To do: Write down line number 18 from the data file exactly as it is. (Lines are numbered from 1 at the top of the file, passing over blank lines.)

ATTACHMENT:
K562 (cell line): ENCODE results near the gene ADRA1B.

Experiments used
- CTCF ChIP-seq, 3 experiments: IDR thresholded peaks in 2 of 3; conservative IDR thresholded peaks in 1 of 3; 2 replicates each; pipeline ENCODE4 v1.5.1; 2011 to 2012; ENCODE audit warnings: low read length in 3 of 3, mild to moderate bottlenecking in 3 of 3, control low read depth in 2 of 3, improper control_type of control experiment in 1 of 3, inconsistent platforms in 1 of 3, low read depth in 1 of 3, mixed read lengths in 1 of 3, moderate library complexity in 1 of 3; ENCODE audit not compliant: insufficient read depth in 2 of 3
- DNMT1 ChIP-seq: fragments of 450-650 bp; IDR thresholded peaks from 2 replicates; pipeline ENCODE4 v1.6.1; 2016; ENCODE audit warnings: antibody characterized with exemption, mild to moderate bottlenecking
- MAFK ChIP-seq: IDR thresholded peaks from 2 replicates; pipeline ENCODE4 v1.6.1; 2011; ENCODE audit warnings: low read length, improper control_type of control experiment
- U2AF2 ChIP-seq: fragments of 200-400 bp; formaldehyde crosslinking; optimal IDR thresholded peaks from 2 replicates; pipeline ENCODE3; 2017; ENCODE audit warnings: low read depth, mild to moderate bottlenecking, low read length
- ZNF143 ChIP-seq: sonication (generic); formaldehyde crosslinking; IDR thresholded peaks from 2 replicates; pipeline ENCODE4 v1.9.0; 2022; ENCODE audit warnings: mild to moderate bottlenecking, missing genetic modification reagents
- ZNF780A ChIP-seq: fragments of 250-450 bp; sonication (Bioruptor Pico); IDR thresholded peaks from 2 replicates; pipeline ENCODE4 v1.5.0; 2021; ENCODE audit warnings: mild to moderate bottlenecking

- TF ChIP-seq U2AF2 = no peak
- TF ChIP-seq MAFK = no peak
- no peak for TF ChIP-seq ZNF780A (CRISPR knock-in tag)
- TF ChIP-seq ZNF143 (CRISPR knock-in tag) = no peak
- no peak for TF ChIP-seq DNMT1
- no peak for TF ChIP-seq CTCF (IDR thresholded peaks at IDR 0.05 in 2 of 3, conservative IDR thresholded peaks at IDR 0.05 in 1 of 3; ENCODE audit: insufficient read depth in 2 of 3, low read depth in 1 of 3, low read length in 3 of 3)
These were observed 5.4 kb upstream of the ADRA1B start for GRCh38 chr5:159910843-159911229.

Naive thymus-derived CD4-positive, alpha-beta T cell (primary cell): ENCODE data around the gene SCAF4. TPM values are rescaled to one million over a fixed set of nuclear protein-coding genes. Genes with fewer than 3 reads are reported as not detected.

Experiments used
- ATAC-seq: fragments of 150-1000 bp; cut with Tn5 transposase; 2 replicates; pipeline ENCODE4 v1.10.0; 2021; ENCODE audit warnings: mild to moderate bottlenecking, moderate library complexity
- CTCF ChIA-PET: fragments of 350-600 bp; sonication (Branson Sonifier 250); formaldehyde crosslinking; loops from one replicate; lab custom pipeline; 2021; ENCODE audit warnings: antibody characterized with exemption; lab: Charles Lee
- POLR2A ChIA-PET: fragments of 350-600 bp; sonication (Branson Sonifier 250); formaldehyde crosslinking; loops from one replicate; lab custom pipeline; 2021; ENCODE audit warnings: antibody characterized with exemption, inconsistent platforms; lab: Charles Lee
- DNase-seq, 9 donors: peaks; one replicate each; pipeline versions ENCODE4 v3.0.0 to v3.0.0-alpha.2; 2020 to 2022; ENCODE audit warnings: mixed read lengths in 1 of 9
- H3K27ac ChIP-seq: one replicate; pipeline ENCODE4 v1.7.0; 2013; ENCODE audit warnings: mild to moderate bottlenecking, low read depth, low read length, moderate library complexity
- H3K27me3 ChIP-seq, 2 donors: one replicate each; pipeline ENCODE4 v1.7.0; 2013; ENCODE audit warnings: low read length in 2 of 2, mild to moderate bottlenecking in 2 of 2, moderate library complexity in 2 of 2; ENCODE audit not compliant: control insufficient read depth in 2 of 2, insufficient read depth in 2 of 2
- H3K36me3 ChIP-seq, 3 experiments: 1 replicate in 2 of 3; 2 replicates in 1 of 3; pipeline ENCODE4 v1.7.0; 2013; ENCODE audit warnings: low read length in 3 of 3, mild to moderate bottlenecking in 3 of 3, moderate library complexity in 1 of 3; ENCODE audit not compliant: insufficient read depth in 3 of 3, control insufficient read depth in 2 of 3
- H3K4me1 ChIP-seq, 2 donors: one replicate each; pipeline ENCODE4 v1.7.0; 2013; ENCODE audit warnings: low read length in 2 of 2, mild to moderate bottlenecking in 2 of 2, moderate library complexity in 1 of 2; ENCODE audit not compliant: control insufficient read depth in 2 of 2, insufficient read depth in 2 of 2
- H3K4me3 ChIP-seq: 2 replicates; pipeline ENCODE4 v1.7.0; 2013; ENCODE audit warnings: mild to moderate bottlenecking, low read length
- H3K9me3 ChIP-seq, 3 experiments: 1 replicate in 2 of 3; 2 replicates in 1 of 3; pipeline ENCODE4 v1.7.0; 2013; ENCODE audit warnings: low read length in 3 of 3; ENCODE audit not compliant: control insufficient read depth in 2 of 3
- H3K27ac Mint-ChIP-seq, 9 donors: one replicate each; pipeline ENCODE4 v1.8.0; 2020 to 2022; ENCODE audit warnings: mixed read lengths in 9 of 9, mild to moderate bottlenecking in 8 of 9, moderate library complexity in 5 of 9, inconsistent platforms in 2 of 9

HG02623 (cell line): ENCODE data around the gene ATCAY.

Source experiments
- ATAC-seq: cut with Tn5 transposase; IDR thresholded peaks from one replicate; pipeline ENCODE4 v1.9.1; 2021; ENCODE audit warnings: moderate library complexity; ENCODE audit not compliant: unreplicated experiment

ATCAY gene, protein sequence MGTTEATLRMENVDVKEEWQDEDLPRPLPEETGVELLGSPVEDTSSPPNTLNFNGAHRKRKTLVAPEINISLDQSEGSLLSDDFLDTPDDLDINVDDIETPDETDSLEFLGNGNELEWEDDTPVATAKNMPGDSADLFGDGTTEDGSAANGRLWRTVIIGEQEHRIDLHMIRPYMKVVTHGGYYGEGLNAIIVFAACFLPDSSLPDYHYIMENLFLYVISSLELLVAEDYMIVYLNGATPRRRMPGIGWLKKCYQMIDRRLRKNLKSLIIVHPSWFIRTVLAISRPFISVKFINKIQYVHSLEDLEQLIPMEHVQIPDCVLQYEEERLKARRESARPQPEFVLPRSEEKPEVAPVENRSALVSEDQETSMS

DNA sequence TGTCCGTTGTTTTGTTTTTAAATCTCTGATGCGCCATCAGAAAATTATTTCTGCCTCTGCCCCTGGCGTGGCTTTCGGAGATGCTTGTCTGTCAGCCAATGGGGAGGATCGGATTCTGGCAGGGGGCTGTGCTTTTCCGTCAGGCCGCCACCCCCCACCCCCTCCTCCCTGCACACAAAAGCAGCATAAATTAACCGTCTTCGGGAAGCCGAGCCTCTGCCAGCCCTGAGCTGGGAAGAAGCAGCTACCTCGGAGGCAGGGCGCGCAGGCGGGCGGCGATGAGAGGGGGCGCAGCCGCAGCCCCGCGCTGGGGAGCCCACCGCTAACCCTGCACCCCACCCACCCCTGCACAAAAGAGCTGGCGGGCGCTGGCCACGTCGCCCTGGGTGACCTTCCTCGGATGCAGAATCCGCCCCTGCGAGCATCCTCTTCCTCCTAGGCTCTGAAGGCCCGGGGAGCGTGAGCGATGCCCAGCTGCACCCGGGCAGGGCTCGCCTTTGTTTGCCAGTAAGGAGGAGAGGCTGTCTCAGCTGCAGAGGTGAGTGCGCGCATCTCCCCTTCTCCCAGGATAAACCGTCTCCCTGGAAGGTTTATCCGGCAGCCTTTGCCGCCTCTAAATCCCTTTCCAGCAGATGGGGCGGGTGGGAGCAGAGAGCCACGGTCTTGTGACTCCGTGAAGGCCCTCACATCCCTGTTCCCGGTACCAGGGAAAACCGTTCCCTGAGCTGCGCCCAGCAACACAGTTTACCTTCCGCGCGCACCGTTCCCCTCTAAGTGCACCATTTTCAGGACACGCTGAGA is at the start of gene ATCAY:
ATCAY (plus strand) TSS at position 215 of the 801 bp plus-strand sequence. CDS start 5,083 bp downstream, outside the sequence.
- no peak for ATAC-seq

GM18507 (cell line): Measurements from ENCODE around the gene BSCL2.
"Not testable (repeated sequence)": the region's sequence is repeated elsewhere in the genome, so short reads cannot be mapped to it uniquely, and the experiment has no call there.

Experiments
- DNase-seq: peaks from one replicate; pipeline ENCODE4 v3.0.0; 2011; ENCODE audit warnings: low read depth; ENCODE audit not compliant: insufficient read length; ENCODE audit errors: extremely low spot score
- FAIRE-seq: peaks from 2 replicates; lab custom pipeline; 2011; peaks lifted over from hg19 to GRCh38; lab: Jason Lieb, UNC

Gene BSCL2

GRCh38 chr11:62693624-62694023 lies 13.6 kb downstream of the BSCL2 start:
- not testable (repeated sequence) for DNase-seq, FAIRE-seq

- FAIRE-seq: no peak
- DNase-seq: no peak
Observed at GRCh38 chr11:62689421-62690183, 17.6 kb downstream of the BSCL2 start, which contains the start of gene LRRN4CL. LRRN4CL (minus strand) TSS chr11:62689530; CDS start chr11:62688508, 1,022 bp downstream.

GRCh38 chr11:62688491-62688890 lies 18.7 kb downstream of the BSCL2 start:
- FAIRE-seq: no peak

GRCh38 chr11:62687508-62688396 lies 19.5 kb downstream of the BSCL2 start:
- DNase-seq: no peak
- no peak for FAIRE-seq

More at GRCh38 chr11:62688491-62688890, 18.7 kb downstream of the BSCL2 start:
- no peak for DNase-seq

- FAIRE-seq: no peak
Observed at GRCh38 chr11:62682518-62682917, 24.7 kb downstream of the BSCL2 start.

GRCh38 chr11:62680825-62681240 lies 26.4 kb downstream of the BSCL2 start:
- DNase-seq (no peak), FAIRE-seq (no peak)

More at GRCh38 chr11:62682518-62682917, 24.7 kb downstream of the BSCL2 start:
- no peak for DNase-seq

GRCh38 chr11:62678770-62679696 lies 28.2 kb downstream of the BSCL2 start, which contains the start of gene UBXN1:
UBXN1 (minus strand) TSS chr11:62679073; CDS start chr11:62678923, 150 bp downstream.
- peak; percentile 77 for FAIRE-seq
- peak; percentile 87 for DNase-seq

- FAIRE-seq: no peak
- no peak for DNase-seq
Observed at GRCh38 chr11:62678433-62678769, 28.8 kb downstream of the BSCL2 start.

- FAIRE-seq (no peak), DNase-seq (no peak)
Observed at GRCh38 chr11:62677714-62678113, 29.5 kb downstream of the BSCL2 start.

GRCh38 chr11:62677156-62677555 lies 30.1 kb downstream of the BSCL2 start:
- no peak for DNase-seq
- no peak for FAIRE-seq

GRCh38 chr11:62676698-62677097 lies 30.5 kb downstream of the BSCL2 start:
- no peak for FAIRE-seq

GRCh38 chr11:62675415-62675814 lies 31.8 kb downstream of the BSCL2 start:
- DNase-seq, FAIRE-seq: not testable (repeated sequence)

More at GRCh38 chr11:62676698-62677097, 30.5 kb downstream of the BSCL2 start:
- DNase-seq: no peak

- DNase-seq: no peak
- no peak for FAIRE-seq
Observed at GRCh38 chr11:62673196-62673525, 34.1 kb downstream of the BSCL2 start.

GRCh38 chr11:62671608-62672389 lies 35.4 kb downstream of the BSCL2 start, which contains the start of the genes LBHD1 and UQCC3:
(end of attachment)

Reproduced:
- ATAC-seq: fragments of 150-1000 bp; cut with Tn5 transposase; 2 replicates; pipeline ENCODE4 v1.10.0; 2021; ENCODE audit warnings: mild to moderate bottlenecking, moderate library complexity